Soil temperature measurements taken at various sites on Signy Island during the 2008-2009 field season. These measurements were used as part of an investigation to understand the effect of temperature and moisture on the availability of different nitrogen forms.
Deschampsia antarctica, N cycle, Signy Island, soil temperature
|ISO Topic Categories:||
|Reference:||Hill, PW; Farrell, M; Roberts, P ; Farrar, J; Grant, H; Newsham, KK; Hopkins, DW; Bardgett, RD; Jones DL, 2011. Soil- and enantiomer-specific metabolism of amino acids and their peptides by Antarctic soil microorganisms. SOIL BIOLOGY and BIOCHEMISTRY 43 2410-2416.
Farrell, M; Hill, PW; Wanniarachchi, SD; Farrar, J; Bardgett, RD; Jones, DL, 2011. Rapid peptide metabolism: A major component of soil nitrogen cycling? GLOBAL BIOGEOCHEMICAL CYCLES 25 GB3014.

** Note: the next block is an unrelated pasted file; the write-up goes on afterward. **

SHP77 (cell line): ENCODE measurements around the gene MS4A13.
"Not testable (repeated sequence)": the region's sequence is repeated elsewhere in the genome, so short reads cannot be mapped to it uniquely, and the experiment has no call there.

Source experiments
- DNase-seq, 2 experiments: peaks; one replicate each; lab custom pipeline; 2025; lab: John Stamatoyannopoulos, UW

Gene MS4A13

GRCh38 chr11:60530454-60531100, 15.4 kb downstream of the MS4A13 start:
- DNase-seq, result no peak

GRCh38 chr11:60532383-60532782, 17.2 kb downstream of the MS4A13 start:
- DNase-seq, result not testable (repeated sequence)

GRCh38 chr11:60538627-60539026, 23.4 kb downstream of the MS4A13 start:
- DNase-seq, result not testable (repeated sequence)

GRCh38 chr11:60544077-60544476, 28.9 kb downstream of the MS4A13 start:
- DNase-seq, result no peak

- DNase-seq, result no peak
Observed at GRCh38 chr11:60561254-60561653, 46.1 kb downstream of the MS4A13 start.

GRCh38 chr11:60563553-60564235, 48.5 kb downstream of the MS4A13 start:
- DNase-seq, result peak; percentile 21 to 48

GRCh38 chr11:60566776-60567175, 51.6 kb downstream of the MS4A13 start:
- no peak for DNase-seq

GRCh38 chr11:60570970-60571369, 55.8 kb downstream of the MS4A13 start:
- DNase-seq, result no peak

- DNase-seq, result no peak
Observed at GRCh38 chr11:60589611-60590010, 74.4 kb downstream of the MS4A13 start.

Hill, PW; Farrar, J; Roberts, P; Farrell, M; Grant, H; Newsham, KK; Hopkins, DW; Bardgett, RD; Jones, DL, 2011. Vascular plant success in a warming Antarctic may be due to efficient nitrogen acquisition. NATURE CLIMATE 1 50-53.
Jones, DL; Nguyen, C; Finlay, RD, 2009. Carbon flow in the rhizosphere: carbon trading at the soil-root interface. Plant and Soil 321 5-33.
Project ref: AFI 08/08 - Challenging the paradigm for plant-microbial resource partitioning in Antarctic ecosystems
|Detailed Location||Signy Island|
|Data Collection:||See field report|
|Data Storage:||These data are managed by Dr Paul Hill at the University of Bangor|
|Access Constraints:||These data are currently managed by Dr Paul Hill at Bangor University.|
|Use Constraints:||These data are governed by the NERC data policy.|